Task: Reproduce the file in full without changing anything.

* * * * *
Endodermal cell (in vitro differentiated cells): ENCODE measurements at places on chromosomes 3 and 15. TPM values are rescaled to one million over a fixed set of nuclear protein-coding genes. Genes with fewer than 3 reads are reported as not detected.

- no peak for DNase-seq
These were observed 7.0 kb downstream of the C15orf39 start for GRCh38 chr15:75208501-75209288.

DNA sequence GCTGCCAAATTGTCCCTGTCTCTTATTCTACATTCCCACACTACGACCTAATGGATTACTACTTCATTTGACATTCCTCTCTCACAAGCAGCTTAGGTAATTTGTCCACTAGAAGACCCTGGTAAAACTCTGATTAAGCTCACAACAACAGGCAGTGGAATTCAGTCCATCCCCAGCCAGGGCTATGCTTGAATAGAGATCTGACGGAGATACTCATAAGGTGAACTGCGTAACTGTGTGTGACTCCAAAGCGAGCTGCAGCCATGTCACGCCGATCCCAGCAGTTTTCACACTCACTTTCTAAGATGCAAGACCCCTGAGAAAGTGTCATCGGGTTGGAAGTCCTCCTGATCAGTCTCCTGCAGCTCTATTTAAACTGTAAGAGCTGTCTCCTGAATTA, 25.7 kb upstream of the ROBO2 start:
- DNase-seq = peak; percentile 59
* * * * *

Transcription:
Endodermal cell (in vitro differentiated cells): ENCODE measurements at places on chromosomes 3 and 15. TPM values are rescaled to one million over a fixed set of nuclear protein-coding genes. Genes with fewer than 3 reads are reported as not detected.

- no peak for DNase-seq
These were observed 7.0 kb downstream of the C15orf39 start for GRCh38 chr15:75208501-75209288.

DNA sequence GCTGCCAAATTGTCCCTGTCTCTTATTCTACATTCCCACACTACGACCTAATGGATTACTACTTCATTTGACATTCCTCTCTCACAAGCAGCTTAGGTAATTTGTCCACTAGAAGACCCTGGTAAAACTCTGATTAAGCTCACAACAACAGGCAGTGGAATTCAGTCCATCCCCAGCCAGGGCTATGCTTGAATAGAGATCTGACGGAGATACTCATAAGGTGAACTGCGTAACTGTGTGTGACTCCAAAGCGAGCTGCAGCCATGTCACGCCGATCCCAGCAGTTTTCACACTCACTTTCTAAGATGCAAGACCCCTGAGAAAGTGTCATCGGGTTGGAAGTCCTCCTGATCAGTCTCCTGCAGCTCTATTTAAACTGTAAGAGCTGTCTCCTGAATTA, 25.7 kb upstream of the ROBO2 start:
- DNase-seq = peak; percentile 59